I mean, I never really saw someone answer that personnally to a comment concerning their software on a website the person probably barely knows about it, you probably found it doing a search on google or something.


(P.S: if you need someone good in CSS or XHTML, send me an email!)

Lindsay said on November 27, 2005

Good to know... what a pain though! I hate it when stuff like that happens.

Nathan Smith said on November 28, 2005

CSS Vista never appealed to me, mainly because it involved installing more MS propaganda. Now I've got a solid reason not to use it. As far as I'm concerned, it's far more reliable to hand-edit things in your CSS editor of choice, and just hit Refresh on your various browsers. ;P

Yannick said on November 28, 2005

I guess IE is good for something after all. :) j/k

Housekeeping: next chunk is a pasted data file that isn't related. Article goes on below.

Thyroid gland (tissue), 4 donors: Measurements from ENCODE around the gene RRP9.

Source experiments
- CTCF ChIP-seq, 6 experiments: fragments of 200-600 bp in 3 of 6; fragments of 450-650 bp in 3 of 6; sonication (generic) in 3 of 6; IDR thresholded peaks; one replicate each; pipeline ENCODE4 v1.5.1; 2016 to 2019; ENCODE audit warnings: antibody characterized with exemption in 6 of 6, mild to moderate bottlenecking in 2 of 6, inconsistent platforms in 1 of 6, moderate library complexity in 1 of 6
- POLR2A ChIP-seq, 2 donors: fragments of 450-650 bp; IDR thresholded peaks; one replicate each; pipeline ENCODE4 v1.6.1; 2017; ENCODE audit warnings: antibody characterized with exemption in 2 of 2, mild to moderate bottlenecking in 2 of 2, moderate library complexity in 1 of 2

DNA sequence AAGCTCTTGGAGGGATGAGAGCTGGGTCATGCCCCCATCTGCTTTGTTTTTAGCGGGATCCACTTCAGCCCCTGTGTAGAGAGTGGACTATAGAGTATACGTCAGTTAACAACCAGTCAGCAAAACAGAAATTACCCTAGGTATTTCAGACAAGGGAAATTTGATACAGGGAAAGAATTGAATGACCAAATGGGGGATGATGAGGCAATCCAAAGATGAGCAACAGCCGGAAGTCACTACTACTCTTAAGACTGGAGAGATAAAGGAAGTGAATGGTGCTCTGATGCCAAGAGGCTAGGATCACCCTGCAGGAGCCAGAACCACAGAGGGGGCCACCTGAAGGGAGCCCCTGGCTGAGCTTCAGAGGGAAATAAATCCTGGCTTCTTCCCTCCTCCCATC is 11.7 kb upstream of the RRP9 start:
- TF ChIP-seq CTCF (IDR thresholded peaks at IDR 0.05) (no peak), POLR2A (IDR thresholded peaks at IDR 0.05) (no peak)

Thanks for the warning though Jonathon.

Matt Brett said on November 28, 2005

Oh man, that's terrifying!

I tried out CSSVista when it was first announced. Pretty cool, but not something I see myself using on a daily basis. Didn't run into this problem, though. Mind you, I have my CSS files in a sub directory, so could be why.

I really should hook up some sort of versioning software too. Been on my to-do list for far too long.

Benedict said on November 28, 2005

That's pretty awful, Jonathan. I'm glad my scepticism led me to decide against installing it! Looks like sticking with a simple text editor and a few browsers is still the best way to get things done.

Douglas Clifton said on November 29, 2005

Test editing of CSS and the like from a browser (or whatever) on the client side is one thing, but if the app has a connection back to your live host, whoa, watch out.

CVS (or SVN), vi, backups, these are your friends. 22M of MS crap .NET, phew! Forget about it.

MySchizoBuddy said on November 29, 2005